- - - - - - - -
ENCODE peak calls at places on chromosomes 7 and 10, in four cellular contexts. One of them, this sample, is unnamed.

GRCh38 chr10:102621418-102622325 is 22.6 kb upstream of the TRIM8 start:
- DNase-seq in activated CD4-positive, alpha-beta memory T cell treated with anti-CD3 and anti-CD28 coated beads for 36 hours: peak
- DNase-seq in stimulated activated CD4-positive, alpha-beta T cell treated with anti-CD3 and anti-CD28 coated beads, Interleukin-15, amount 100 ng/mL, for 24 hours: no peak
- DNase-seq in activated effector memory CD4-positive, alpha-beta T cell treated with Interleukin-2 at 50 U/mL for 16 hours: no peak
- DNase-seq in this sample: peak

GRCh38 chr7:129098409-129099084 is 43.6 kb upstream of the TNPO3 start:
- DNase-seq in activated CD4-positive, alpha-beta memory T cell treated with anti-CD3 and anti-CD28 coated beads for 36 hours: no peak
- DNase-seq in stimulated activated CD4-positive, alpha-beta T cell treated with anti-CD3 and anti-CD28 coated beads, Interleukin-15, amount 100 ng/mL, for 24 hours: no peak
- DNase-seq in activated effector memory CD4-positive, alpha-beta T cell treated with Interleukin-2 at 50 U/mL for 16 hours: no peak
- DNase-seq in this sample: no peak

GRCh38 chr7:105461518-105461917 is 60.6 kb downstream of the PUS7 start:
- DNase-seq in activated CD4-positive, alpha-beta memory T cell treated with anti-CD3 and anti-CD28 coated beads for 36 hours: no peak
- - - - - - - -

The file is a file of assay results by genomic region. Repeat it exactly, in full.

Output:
ENCODE peak calls at places on chromosomes 7 and 10, in four cellular contexts. One of them, this sample, is unnamed.

GRCh38 chr10:102621418-102622325 is 22.6 kb upstream of the TRIM8 start:
- DNase-seq in activated CD4-positive, alpha-beta memory T cell treated with anti-CD3 and anti-CD28 coated beads for 36 hours: peak
- DNase-seq in stimulated activated CD4-positive, alpha-beta T cell treated with anti-CD3 and anti-CD28 coated beads, Interleukin-15, amount 100 ng/mL, for 24 hours: no peak
- DNase-seq in activated effector memory CD4-positive, alpha-beta T cell treated with Interleukin-2 at 50 U/mL for 16 hours: no peak
- DNase-seq in this sample: peak

GRCh38 chr7:129098409-129099084 is 43.6 kb upstream of the TNPO3 start:
- DNase-seq in activated CD4-positive, alpha-beta memory T cell treated with anti-CD3 and anti-CD28 coated beads for 36 hours: no peak
- DNase-seq in stimulated activated CD4-positive, alpha-beta T cell treated with anti-CD3 and anti-CD28 coated beads, Interleukin-15, amount 100 ng/mL, for 24 hours: no peak
- DNase-seq in activated effector memory CD4-positive, alpha-beta T cell treated with Interleukin-2 at 50 U/mL for 16 hours: no peak
- DNase-seq in this sample: no peak

GRCh38 chr7:105461518-105461917 is 60.6 kb downstream of the PUS7 start:
- DNase-seq in activated CD4-positive, alpha-beta memory T cell treated with anti-CD3 and anti-CD28 coated beads for 36 hours: no peak